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Liampalooza Celebrates The Life Of A Boy Who Never Got To Graduate

 Liam Bonner, seen here eating a plate of pasta, died just days after his fourth birthday on July 23, 2007. He was diagnosed with a brain tumor one year earlier. Liam Bonner, seen here eating a plate of pasta, died just days after his fourth birthday on July 23, 2007. He was diagnosed with a brain tumor one year earlier. View Full Caption
Supplied Photo

MORGAN PARK — Liam O’Connell Bonner would have graduated this spring from St. Cajetan Elementary School in Morgan Park, but he never had a chance to even enroll.

Liam died July 23, 2007. He was just 4 years old when a brain tumor took his life almost one year after he complained of a headache while playing in the backyard, his father, Brian Bonner, said Wednesday.

“After 10 years, it still stings,” said Bonner, who put together a fundraiser with his wife, Amy, at the urging of friends and family to celebrate their late son.

Liampalooza will be held from 3-7 p.m. Sunday at 115 Bourbon Street at 3359 W. 115th St. in suburban Merrionette Park. Tickets cost $35 in advance and $40 at the door for adults. All tickets for children cost $10.

Three local bands — Druncle, The WEL and Joey, Digs and the Dentist — will perform as well as soloist and St. Cajetan graduate Marie Lynch. Food, beer, wine and pop are all included in the ticket price.

“This is how this neighborhood is. They want to help out. When times are tough, they want to be there for you,” Bonner said.

Liam Bonner died before he could ever attend St. Cajetan Elementary School. He would have graduated from the Catholic school in Morgan Park this year. [Supplied Photo]

The money raised from the one-time event will fund a scholarship for someone who would have been Liam’s classmate at St. Cajetan. The scholarship is meant to offset the cost of Catholic high school and will be awarded annually until the money is depleted, Bonner said.

Liam had not yet enrolled at the school two blocks away from his family’s house on the 11200 block of South Maplewood Avenue, but he was eager for the day when he could walk to the building with his older brother, Brian, and some of the junior high students living nearby.

“That was always his goal was to go to school,” said Bonner, adding that the older kids gravitated to Liam even before he was diagnosed with medulloblastoma.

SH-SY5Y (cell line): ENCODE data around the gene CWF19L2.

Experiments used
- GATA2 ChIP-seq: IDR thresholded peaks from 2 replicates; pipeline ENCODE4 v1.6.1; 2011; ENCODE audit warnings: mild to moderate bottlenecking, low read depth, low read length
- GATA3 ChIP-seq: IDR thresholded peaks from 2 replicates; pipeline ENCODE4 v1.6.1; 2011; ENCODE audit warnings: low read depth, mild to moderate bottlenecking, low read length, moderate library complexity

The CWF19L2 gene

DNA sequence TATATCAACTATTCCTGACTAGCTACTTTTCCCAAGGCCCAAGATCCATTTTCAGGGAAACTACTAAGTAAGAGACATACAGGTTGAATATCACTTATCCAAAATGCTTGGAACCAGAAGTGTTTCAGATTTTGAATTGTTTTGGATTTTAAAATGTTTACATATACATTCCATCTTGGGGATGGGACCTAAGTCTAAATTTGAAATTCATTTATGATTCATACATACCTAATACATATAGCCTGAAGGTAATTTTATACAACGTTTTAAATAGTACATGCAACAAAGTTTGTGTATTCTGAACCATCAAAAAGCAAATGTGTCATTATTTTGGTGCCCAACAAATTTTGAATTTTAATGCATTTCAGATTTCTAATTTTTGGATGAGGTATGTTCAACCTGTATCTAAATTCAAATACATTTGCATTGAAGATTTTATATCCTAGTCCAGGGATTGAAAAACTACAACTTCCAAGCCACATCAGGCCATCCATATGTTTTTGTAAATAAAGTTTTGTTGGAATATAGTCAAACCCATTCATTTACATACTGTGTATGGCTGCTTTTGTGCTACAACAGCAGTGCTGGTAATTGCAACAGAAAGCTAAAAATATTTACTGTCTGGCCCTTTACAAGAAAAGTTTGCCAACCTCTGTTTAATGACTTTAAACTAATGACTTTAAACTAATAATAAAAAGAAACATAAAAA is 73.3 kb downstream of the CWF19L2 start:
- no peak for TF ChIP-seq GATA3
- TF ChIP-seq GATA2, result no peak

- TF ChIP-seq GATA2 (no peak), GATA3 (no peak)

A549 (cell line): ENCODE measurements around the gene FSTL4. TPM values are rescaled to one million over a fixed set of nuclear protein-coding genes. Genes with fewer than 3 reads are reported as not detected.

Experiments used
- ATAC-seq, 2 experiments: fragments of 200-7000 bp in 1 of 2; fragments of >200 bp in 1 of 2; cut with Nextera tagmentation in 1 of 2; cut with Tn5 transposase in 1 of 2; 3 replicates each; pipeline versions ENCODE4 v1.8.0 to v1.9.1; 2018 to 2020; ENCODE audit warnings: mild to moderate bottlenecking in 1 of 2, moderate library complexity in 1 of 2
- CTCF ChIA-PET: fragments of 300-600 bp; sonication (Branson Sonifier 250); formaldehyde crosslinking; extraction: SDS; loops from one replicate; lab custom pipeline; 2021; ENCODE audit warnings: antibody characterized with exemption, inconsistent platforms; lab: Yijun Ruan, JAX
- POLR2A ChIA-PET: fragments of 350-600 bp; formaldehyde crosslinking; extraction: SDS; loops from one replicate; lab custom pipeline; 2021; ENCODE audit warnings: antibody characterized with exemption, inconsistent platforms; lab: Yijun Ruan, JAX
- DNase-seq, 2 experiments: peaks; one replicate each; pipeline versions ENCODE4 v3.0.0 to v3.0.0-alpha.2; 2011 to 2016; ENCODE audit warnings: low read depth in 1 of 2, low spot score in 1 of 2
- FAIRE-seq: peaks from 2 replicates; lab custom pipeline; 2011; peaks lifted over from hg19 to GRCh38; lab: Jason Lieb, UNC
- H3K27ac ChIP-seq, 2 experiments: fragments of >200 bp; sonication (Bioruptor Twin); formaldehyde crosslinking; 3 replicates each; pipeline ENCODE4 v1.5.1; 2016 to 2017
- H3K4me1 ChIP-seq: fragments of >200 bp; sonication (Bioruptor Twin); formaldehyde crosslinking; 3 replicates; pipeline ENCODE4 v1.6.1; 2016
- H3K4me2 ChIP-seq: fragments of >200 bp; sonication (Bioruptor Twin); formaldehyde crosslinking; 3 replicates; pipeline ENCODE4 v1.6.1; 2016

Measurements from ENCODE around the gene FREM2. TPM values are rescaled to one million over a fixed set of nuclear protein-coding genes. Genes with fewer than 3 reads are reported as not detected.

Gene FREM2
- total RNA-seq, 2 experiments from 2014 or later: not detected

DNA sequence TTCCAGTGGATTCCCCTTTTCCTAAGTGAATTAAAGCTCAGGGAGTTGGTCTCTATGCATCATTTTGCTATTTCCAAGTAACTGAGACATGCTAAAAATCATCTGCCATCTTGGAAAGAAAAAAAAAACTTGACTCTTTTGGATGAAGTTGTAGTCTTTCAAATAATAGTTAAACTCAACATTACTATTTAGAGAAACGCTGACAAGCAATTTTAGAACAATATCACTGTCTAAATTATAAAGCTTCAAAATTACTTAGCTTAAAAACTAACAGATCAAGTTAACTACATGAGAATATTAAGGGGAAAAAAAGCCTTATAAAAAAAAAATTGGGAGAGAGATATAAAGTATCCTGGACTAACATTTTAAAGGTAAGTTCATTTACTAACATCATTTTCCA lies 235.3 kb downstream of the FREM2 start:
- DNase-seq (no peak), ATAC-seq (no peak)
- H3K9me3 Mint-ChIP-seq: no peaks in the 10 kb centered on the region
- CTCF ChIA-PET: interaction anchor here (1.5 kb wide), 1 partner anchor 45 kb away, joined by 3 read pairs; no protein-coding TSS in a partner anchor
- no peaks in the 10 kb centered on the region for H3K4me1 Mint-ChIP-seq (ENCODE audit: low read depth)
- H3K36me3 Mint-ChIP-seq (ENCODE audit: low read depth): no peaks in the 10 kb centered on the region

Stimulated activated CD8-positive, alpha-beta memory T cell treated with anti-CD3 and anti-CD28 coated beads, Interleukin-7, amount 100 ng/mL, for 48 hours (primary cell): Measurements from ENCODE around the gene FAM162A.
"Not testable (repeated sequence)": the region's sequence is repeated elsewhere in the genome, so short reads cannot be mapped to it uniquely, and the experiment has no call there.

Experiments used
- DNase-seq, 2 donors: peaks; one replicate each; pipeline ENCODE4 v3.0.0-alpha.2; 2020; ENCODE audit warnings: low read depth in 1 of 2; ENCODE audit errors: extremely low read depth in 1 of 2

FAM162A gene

Liam’s brain tumor was discovered in late June 2006. He had his first surgery on his golden birthday — July 3, 2006. The boy with the bright smile and a love of both frogs and dolphins fought the the tumor for a little more than a year before it claimed his life.

At one point during his treatment, students at St. Cajetan and Mother McAuley Liberal Arts High School made a chain of paper hearts and walked it over to the house. The chain stretched down the block.

The Bonner family (from left): Brian Jr., Amy, Fiona, Brian Sr. and Liam Bonner. A fundraiser celebrating the life of Liam Bonner will be held from 3-7 p.m. Sunday at 115 Bourbon Street in suburban Merrionette Park. [Supplied Photo]

As the years have gone on, Liam’s memory has faded some. His father said one of the benefits of having the event Sunday is to remind people in the neighborhood that he had three children, as many of the new families in the neighborhood never knew Liam or heard his story.

The event also prompts tough questions, like where would Liam have gone to high school? Would he have gone to Marist High School with his brother? Would he want to go out on his own? Would he still be playing baseball at nearby Kennedy Park?

These questions are both gut-wrenching and unavoidable. And while Bonner would rather be hosting a graduation party, he said the fundraiser in his son’s honor is a great tribute to what might have been.

“We just thought it would be a good way to keep his memory alive,” Bonner said.

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